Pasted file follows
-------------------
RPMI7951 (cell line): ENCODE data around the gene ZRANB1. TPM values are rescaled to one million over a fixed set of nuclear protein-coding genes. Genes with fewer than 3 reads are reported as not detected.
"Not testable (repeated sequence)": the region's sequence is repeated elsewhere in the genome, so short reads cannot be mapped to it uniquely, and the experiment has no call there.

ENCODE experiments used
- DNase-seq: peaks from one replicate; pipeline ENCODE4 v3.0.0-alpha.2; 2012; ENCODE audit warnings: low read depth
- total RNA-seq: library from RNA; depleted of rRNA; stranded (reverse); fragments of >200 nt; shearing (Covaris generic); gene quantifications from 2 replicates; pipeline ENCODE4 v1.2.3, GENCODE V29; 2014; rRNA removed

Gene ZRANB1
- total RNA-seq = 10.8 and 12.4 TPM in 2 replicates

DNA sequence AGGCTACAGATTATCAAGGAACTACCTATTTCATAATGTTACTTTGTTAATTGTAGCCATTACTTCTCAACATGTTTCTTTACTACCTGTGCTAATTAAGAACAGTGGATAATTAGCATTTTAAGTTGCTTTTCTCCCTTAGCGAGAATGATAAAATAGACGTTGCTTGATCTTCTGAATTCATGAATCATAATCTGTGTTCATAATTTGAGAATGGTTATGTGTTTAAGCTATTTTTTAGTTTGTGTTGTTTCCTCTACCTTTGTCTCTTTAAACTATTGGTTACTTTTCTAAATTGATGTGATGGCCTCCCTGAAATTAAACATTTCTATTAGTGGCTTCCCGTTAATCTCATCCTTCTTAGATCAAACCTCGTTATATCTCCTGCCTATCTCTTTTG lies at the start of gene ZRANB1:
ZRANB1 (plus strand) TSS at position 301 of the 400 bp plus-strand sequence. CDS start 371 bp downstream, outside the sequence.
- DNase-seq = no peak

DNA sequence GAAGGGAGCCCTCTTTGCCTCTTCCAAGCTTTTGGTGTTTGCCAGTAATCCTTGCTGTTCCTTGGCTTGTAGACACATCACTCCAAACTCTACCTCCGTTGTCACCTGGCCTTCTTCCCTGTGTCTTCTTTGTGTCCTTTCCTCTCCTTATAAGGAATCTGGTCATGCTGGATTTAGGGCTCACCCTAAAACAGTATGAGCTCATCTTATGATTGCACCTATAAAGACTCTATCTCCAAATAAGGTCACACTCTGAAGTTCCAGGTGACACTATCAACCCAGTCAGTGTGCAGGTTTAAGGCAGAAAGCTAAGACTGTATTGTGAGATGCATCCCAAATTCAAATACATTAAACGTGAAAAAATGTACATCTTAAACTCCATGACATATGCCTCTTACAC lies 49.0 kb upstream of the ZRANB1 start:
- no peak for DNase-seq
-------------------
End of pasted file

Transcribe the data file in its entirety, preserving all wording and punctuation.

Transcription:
RPMI7951 (cell line): ENCODE data around the gene ZRANB1. TPM values are rescaled to one million over a fixed set of nuclear protein-coding genes. Genes with fewer than 3 reads are reported as not detected.
"Not testable (repeated sequence)": the region's sequence is repeated elsewhere in the genome, so short reads cannot be mapped to it uniquely, and the experiment has no call there.

ENCODE experiments used
- DNase-seq: peaks from one replicate; pipeline ENCODE4 v3.0.0-alpha.2; 2012; ENCODE audit warnings: low read depth
- total RNA-seq: library from RNA; depleted of rRNA; stranded (reverse); fragments of >200 nt; shearing (Covaris generic); gene quantifications from 2 replicates; pipeline ENCODE4 v1.2.3, GENCODE V29; 2014; rRNA removed

Gene ZRANB1
- total RNA-seq = 10.8 and 12.4 TPM in 2 replicates

DNA sequence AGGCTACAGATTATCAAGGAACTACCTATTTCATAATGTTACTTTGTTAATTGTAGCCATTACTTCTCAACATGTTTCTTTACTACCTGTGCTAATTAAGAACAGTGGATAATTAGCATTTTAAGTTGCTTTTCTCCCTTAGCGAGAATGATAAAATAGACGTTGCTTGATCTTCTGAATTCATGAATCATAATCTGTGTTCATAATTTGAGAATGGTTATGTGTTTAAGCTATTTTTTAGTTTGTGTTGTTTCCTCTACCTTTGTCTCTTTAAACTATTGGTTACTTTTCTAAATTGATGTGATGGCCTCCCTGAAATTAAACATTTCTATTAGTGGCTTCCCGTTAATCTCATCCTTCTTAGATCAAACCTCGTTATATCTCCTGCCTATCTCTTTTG lies at the start of gene ZRANB1:
ZRANB1 (plus strand) TSS at position 301 of the 400 bp plus-strand sequence. CDS start 371 bp downstream, outside the sequence.
- DNase-seq = no peak

DNA sequence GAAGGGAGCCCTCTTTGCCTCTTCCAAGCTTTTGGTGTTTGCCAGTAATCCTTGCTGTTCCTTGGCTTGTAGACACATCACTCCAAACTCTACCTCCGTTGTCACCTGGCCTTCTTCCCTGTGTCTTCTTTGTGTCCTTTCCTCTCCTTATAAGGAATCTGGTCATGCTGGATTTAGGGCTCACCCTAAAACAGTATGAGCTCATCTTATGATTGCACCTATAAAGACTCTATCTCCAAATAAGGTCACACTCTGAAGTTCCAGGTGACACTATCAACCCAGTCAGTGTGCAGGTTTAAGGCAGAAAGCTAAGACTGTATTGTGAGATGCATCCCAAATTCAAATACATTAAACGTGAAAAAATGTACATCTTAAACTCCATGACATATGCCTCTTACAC lies 49.0 kb upstream of the ZRANB1 start:
- no peak for DNase-seq